Cockle is a bivalve belonging to the family Arcidae. It is indigenous to the intertidal mudflats bordering the coastal regions of many southeast Asian countries particulary Indonesia, Malaysia and Thailand. Locally it is known as ‘kerang’. It has been one of important fisheries commodities in Indonesia for many years. The landings of cockle from 1979 rose to a peak of 48 926 mt in 1984, and decreased to 30 959 mt in 1985 (Table 1). The value of the fishery has arisen steadily from Rp1 140 million in 1979 to Rp6 147 million in 1984 and droped to Rp2 991 in 1985. The drop of cockle production of Indonesia in 1985 is mainly the fall in landing of cockle in North sumatra and Riau (Table 2) which may results in the heavy utilization of the cockle resource present in areas. This suggests that the exploitation of the resource needs to be rationalized to obtain optimal yield. It can not further depend on the wild population and artisanal fisheries. Some forms of culture as practiced in neighboring countries should be introduced in order to make maximum use of the resource to meet the increasing demand of the population of Indonesia.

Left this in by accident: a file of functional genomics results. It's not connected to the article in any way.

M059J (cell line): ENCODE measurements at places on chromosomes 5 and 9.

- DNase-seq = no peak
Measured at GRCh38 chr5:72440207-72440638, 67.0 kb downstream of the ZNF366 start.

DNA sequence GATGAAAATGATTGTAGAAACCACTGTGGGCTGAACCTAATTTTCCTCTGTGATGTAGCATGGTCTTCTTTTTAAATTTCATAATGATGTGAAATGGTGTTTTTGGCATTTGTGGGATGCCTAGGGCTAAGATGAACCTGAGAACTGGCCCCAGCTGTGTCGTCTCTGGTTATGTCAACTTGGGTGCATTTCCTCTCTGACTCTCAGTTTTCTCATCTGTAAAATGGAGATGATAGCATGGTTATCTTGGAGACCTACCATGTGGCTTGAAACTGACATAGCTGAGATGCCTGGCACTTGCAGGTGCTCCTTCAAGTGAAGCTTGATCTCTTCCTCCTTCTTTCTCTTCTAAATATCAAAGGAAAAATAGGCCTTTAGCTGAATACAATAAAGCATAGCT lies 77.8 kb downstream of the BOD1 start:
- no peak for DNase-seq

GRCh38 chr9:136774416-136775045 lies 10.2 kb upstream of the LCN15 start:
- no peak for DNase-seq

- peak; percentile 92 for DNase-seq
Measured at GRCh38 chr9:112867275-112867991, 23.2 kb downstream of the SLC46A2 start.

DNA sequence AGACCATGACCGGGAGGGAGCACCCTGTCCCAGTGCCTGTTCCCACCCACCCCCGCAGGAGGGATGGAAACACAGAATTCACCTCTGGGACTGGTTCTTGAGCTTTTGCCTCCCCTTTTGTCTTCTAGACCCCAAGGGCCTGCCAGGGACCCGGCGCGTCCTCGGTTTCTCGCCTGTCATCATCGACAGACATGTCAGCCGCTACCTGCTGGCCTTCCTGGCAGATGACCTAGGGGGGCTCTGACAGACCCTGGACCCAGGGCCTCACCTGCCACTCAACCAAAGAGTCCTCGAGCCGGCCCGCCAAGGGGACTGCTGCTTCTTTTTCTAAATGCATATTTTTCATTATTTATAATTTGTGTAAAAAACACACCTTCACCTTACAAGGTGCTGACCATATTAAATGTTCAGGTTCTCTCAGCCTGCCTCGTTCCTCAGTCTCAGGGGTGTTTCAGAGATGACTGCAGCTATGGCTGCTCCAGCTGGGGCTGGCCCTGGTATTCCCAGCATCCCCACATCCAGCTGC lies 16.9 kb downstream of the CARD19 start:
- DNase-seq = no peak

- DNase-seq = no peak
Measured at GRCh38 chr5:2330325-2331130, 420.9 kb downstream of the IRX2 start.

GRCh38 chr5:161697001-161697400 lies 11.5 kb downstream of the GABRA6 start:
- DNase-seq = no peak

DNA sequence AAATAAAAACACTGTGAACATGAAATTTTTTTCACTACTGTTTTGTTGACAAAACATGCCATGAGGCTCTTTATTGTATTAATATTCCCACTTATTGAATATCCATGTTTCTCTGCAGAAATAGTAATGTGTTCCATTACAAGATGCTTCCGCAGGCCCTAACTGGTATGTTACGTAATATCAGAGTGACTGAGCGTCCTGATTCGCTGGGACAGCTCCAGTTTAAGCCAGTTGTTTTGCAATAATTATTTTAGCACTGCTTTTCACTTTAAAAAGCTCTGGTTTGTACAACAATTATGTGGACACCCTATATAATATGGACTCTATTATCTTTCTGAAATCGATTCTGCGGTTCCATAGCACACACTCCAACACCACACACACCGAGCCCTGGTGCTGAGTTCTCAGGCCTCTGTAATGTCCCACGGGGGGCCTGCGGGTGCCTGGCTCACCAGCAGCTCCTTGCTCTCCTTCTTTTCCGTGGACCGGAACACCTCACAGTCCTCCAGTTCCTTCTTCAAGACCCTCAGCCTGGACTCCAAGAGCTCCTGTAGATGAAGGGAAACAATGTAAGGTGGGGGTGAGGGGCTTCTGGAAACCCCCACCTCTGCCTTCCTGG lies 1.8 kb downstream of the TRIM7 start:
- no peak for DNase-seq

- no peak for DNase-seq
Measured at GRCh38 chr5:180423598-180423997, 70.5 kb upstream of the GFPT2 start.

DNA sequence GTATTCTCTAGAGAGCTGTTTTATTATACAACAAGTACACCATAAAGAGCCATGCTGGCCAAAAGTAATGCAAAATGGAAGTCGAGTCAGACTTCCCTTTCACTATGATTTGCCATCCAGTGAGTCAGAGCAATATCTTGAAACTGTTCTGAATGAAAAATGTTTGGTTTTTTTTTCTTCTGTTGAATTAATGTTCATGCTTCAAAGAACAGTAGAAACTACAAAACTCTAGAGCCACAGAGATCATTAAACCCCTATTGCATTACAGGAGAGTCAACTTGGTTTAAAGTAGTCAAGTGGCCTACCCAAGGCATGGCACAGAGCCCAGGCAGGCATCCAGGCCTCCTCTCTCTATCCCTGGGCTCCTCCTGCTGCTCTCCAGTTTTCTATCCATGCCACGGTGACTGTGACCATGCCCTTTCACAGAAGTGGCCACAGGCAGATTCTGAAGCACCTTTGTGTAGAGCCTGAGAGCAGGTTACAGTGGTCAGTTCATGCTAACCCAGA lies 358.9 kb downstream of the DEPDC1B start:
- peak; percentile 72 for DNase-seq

In Indonesia cockle (Anadara granosa Fig.1) is found abundance in coastal zone in West Sumatra, South Java, Malacca Strait, East Java, North Java, Bali, East Nusatenggara, South Kalimantan, West Kalimantan, East kalimantan, South Sulawesi, North Sulawesi, Maluku and Irain Jaya.